ALBANY, N.Y. – Updated teacher evaluations systems are supposed to help school districts identify the teachers who are getting the job done and those who are missing the mark.
But that’s not going to happen as long as teachers unions are allowed to help devise the evaluation systems, and as long as classroom observation remains a major component of the process, which it is in the state of New York.
The state has released the results of last year’s evaluations, which were the first under a new system that was designed as a compromise between the state and teachers unions.
The results are preposterous.
A full 49.7 percent of all teachers were rated “highly effective. Another 41 percent were rated “effective.” Only 4.4 percent were rated “developing” and only one percent were rated “ineffective.”
As the New York Daily News summed it up in an editorial, “In a state where two-thirds of students flunked new reading and math tests, the super-duper ratings are proof that district superintendents and teachers unions conspired to subvert accountability in favor of a gold-star stamping system.”
There certainly seems to be ample evidence to suspect such a thing.
Only 40 percent of the compromise evaluation system is based on student test scores. The other 60 percent is based on the traditional “classroom observations” which are done by building principals who have a natural incentive to make their teachers – and therefore themselves – look good.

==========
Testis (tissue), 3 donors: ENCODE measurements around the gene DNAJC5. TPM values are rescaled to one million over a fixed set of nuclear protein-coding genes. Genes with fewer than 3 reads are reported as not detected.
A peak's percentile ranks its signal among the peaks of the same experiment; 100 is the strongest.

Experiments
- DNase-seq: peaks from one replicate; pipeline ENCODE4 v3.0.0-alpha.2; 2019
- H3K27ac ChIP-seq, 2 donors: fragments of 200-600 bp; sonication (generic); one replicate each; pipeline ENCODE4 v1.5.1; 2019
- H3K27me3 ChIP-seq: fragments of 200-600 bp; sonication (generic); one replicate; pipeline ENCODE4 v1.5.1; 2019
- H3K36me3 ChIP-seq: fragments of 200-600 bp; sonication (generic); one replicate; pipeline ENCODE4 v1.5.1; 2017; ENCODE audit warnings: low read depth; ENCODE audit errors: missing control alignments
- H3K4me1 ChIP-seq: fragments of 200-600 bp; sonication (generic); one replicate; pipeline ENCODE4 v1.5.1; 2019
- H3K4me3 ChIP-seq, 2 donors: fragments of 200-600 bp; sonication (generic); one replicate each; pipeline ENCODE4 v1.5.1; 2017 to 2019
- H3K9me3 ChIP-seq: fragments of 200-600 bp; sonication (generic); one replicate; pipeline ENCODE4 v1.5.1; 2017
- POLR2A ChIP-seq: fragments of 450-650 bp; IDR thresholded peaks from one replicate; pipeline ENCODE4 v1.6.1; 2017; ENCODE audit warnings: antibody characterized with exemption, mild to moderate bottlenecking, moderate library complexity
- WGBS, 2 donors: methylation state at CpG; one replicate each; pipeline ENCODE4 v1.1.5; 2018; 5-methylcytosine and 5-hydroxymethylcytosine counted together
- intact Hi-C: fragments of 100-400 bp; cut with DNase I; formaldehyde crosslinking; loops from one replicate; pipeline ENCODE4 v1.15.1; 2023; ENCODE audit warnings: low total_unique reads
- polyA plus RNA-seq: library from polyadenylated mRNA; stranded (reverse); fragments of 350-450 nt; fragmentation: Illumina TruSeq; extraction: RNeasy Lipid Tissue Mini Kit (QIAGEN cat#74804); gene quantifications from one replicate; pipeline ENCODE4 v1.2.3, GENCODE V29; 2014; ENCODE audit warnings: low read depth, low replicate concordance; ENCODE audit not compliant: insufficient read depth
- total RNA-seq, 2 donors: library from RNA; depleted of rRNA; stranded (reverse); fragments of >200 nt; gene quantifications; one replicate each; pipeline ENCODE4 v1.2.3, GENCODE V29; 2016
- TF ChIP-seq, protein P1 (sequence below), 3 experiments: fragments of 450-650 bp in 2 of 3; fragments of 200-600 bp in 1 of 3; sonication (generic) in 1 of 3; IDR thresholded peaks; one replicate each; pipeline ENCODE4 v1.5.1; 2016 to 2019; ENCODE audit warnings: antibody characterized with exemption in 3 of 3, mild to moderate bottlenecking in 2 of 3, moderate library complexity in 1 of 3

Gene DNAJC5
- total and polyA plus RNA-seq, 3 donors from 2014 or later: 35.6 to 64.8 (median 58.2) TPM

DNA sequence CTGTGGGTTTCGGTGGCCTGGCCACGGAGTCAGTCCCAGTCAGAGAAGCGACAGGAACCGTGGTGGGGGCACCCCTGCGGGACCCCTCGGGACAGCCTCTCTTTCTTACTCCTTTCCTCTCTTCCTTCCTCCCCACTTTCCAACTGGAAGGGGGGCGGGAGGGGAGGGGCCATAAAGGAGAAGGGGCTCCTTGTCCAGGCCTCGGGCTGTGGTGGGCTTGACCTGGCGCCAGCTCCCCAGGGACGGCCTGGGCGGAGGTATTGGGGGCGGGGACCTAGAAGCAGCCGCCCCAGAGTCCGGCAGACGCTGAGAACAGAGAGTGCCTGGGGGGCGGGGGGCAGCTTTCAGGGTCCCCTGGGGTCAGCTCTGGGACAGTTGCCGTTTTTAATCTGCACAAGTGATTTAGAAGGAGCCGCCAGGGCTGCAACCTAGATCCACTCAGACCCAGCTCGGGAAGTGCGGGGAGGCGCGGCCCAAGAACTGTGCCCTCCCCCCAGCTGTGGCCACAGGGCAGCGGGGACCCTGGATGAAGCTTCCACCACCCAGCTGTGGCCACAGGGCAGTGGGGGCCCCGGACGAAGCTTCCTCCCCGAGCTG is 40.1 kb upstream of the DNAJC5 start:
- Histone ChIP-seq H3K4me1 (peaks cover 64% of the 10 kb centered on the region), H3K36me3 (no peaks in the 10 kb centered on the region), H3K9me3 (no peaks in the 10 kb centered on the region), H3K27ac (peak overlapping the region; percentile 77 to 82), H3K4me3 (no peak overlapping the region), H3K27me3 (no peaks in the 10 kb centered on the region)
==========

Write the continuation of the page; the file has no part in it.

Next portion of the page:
And even if principals really believe, based on observation, that a teacher is using the proper methods, does that really matter if the children are not learning? Teacher effectiveness is supposed to mean just that – the ability to instruct in a manner that kids respond to, not in a manner that kids should respond to, if they were the right kind of students.
Did they learn or not? That should be the sole criteria.
As the Daily News wrote, “What’s happening points to a fundamental flaw in the program enacted by Gov. Cuomo and the legislature. Rather than allow the city and districts around the state to impose evaluation standards on teachers, they required union ratification. That made it all too easy to game things.
“They must find a way to force districts to abide by real standards – ones that begin to grade teachers with an integrity at least remotely similar to those we use to assess the achievement of New York’s students.”